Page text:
The bill scraps a Federal Communications Commission online privacy regulation issued in October to give consumers more control over how companies like Comcast, AT&T and Verizon share that information. Critics have argued that the rule would stifle innovation and pick winners and losers among internet companies.
The regulation was scheduled to take effect later this year, but Congress used its authority under the obscure Congressional Review Act to wipe it from the books.
With a Republican president in the White House, the GOP-controlled Congress has turned to the 20-year-old law to scrap numerous regulations that Republicans say are costly, burdensome or excessive, many of which were finalized in the closing months of Democrat Barack Obama's presidency.
Internet companies like Google don't have to ask their users for permission before tracking what sites they visit, a discrepancy that Republicans and industry group have blasted as both unfair to companies and confusing to consumers.
White House press secretary Sean Spicer said last week that the president's support for the bill was part of a larger effort "to fight Washington red tape that stifles American innovation, job creation and economic growth."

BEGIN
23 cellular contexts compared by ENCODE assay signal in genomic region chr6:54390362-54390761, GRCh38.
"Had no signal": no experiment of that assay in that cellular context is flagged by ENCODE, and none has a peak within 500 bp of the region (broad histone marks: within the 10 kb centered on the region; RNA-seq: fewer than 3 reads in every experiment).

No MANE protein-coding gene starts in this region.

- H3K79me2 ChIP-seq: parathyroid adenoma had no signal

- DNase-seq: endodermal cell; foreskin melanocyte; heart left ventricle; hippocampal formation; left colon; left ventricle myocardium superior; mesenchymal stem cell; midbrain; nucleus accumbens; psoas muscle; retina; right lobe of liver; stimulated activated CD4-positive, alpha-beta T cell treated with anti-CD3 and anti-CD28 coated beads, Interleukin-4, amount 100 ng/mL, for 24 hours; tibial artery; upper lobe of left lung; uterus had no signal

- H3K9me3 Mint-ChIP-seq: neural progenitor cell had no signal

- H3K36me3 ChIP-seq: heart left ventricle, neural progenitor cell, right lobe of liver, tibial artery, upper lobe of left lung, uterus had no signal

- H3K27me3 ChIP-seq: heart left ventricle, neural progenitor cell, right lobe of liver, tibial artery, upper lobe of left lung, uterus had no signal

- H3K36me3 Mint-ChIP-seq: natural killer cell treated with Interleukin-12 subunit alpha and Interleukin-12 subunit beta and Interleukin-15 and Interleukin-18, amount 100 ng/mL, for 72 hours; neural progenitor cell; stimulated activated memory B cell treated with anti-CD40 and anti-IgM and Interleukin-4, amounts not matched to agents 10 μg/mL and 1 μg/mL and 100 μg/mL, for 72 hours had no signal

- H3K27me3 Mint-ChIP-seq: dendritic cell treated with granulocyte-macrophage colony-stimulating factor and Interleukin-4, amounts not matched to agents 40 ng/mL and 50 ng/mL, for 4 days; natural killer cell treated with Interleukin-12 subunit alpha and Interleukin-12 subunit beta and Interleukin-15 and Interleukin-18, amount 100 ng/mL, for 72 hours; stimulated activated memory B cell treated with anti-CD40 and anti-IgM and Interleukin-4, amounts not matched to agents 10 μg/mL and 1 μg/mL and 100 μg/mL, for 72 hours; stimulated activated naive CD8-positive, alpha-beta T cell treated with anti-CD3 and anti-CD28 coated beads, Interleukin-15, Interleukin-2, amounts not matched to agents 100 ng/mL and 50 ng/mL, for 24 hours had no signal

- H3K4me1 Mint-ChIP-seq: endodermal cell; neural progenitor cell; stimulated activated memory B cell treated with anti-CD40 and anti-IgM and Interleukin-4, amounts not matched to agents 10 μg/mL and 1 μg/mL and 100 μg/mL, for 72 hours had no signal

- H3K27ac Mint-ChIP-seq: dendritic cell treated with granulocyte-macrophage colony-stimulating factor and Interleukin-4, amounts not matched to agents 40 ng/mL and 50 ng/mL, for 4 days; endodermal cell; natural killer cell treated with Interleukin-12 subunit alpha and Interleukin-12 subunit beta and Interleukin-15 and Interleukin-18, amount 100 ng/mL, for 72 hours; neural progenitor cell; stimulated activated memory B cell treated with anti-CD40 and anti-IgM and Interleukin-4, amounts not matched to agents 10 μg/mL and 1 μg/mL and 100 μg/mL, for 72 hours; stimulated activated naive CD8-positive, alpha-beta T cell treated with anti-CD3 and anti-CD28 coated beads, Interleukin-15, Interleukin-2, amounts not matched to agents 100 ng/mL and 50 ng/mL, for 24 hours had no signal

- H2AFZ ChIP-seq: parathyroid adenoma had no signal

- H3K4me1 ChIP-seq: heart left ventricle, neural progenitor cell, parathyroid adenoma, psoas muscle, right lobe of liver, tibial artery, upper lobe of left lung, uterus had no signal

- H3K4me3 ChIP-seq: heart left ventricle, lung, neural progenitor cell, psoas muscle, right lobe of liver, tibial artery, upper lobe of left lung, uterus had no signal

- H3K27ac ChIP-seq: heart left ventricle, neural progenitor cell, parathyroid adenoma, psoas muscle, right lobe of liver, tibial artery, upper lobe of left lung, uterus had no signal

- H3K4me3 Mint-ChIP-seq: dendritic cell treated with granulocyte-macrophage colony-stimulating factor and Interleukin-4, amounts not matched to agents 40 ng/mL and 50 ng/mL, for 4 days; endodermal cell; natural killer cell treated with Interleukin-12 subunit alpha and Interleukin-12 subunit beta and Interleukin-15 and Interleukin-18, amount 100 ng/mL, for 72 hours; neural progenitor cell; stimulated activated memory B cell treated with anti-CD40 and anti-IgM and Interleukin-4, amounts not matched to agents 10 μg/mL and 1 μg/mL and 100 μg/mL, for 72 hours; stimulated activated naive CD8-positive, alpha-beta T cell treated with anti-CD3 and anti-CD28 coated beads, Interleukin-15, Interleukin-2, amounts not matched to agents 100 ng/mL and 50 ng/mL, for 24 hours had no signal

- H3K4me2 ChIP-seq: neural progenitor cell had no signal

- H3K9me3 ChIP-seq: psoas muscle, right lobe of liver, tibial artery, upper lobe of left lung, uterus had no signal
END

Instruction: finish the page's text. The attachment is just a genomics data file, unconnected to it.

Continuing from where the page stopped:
"The president pledged to reverse this type of federal overreach in which bureaucrats in Washington take the interest of one group of companies over the interest of others," picking the winners and losers, he said.
Supporters of the privacy measure argued that the company that sells an internet connection can see even more about consumers, such as every website they visit and whom they exchange emails with, information that would be particularly useful for advertisers and marketers.
Undoing the regulation leaves people's online information in a murky area. Experts say federal law still requires broadband providers to protect customer information - but it doesn't spell out how or what companies must do, which is what the online privacy rule aimed to do.
The absence of clear privacy rules means companies that supply internet service, and who can monitor how consumers use it, can continue to mine that information for use in their own advertising businesses. Consumer advocates also worry that the companies will be a rich target for hackers.
Ajit Pai, the agency chairman appointed by Trump, has said he wanted to roll back the broadband privacy rules. Pai and other Republicans want a different federal agency, the Federal Trade Commission, to police privacy for both broadband companies like AT&T and internet companies like Google.
Broadband providers don't fall under the trade commission's jurisdiction, and advocates say that agency historically has been weaker than the communications commission.
Trump signed three other bills Monday, including one that eliminates a rule that prohibited the use of tactics like baiting and shooting bears from the air on the National Wildlife Refuges in Alaska.
The bills are S.J. Res 34 and H.J. Res 69
Associated Press writers Kevin Freking in Washington and Tali Arbel in New York contributed to this report.
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